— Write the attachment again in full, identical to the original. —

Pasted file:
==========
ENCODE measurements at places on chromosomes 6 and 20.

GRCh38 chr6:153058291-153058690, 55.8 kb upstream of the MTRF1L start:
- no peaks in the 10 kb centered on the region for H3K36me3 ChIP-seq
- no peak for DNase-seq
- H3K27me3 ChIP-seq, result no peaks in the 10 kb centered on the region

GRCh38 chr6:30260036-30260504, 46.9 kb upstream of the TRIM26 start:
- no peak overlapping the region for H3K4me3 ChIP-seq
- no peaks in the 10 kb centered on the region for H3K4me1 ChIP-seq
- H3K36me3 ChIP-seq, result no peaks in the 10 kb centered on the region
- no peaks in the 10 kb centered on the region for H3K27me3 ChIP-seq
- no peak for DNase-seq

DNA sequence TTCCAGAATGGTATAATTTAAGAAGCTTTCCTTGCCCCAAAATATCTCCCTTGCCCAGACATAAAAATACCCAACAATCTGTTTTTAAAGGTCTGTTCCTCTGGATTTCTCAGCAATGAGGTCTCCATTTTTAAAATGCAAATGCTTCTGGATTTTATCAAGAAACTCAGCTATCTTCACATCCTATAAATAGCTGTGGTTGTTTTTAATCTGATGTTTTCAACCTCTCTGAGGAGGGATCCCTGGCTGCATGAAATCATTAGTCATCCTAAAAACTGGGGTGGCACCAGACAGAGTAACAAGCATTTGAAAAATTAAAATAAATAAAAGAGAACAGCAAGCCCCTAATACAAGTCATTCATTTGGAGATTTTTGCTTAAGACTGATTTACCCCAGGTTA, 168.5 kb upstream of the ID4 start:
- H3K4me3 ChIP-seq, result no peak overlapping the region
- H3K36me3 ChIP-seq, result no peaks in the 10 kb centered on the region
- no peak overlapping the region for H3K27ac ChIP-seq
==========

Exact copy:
ENCODE measurements at places on chromosomes 6 and 20.

GRCh38 chr6:153058291-153058690, 55.8 kb upstream of the MTRF1L start:
- no peaks in the 10 kb centered on the region for H3K36me3 ChIP-seq
- no peak for DNase-seq
- H3K27me3 ChIP-seq, result no peaks in the 10 kb centered on the region

GRCh38 chr6:30260036-30260504, 46.9 kb upstream of the TRIM26 start:
- no peak overlapping the region for H3K4me3 ChIP-seq
- no peaks in the 10 kb centered on the region for H3K4me1 ChIP-seq
- H3K36me3 ChIP-seq, result no peaks in the 10 kb centered on the region
- no peaks in the 10 kb centered on the region for H3K27me3 ChIP-seq
- no peak for DNase-seq

DNA sequence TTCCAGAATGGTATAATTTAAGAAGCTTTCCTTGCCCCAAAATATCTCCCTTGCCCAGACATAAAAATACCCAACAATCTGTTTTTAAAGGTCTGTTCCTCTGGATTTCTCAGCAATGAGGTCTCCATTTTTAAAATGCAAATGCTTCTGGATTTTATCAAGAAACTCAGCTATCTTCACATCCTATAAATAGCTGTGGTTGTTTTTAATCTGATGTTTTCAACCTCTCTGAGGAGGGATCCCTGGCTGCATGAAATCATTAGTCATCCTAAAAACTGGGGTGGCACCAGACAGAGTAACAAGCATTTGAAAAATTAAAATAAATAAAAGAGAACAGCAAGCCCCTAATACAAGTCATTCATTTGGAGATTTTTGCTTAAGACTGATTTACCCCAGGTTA, 168.5 kb upstream of the ID4 start:
- H3K4me3 ChIP-seq, result no peak overlapping the region
- H3K36me3 ChIP-seq, result no peaks in the 10 kb centered on the region
- no peak overlapping the region for H3K27ac ChIP-seq